Dave DombrowskiAP Photo/Paul SancyaDave Dombrowski has made some odd moves, but they will likely work out.
LAKE BUENA VISTA, Fla. -- The hot stove season typically doesn’t get white-hot until the winter meetings, but general managers decided to break the rules this year and we’ve seen tons of action already, with the Robinson Cano contract and Prince Fielder-Ian Kinsler trade being the most notable.

As we head into the winter meetings, I thought it would be a good idea to take a step back and reflect on what has happened thus far. Here are three key takeaways from everything we’ve seen leading up to the winter meetings.

Lesson No. 1: The Tigers improved despite being on the wrong end of two big trades

Detroit Tigers GM Dave Dombrowski is no stranger to blockbuster trades, and he made a pair of surprising deals this winter that left many in the industry puzzled.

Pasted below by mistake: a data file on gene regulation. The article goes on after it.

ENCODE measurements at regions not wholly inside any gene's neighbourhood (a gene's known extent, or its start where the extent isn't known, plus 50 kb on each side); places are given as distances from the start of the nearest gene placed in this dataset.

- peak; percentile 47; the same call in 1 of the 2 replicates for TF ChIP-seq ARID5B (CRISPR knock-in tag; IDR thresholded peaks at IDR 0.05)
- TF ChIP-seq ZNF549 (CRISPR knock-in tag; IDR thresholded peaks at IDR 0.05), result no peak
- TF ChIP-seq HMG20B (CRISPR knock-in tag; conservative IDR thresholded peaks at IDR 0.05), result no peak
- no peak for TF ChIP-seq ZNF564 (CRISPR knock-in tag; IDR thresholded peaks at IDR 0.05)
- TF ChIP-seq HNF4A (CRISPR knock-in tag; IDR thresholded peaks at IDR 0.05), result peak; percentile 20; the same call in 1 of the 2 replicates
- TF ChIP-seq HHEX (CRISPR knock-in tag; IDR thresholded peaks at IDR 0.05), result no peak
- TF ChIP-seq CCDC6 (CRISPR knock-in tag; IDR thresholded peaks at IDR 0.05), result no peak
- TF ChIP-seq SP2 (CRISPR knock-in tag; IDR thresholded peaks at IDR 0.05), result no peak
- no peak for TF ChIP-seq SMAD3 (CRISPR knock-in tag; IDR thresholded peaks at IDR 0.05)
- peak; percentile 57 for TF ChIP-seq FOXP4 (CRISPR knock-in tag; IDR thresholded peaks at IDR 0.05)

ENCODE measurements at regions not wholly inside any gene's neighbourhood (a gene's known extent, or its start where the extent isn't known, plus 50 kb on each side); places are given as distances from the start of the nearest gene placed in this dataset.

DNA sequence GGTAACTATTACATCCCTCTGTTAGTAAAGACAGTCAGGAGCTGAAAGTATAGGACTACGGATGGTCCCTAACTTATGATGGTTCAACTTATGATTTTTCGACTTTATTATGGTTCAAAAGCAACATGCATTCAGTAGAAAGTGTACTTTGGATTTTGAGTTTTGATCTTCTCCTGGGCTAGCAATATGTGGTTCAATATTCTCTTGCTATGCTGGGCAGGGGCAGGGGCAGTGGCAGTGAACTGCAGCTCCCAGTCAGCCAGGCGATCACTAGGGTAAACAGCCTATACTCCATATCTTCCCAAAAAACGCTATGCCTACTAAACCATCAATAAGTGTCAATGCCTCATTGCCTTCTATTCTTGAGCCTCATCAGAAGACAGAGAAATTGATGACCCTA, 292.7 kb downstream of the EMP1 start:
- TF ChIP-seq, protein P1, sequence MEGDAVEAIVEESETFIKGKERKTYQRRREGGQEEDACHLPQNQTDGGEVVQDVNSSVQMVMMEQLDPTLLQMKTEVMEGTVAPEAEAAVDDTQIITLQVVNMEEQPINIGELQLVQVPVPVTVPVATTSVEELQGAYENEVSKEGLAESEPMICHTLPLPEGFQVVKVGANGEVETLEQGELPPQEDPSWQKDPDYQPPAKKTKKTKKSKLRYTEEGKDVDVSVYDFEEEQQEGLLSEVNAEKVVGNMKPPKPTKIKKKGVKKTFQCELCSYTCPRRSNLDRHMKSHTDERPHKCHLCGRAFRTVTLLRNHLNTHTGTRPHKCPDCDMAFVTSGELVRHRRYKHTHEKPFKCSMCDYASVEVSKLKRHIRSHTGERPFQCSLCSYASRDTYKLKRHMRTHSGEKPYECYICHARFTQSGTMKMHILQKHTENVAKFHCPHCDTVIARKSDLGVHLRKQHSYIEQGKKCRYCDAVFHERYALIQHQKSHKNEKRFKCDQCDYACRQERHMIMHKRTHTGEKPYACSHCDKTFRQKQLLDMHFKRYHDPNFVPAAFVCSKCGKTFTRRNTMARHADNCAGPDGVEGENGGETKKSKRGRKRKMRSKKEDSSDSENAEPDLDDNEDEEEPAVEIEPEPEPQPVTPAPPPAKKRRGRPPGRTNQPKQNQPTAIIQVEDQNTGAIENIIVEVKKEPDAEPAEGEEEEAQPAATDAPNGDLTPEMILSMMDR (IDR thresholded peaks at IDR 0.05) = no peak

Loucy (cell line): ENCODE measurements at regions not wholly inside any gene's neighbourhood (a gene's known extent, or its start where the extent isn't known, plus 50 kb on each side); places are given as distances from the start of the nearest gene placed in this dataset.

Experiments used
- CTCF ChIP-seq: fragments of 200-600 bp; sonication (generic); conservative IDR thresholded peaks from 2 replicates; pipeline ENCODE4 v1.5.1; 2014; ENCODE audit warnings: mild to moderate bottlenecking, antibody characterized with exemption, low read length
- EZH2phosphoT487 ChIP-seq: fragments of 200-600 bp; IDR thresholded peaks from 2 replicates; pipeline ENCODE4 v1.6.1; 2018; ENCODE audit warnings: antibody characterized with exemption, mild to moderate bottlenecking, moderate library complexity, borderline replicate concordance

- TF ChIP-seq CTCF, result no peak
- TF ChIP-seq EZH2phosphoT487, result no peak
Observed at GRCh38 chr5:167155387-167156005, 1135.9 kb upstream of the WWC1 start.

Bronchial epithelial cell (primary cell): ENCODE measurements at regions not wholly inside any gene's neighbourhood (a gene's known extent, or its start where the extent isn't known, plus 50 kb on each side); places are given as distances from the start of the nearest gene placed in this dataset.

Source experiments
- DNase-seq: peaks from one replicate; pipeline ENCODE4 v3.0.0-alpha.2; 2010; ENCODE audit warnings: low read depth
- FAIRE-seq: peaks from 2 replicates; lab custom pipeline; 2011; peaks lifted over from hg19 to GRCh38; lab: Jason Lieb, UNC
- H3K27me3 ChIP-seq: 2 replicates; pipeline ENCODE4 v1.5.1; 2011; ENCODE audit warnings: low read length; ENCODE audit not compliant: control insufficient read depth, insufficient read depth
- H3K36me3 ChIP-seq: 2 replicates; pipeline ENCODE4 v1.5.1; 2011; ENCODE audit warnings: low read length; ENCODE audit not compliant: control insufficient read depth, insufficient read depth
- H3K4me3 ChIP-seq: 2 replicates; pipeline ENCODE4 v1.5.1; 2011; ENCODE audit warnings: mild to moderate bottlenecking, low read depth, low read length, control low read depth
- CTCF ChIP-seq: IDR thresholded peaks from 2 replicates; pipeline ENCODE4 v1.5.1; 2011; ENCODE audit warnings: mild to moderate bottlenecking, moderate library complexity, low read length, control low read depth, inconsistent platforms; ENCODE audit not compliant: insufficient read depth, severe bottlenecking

First, he sent Fielder and $30 million in cash to Texas for Kinsler. Fielder is younger and a much more potent hitter, and despite a down year, he hasn’t shown the same kind of decline Kinsler has over the last couple of seasons.

The other deal was sending right-hander Doug Fister to the Washington Nationals for lefty reliever Ian Krol, utilityman Stephen Lombardozzi and lefty pitching prospect Robbie Ray. Again, a light return even if you think Ray is a solid prospect, which he is.

To make matters worse, this was the worst time to trade Fister.

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Trade candidates for all 30 teams 

December, 2, 2012
Not every team will make a trade at this week’s winter meetings in Nashville, but every team could. With that in mind, let’s take a look at one player (or more) who could be on the trade block this week from each of the 30 teams.

American League

Baltimore Orioles
Player: Brian Matusz, LHP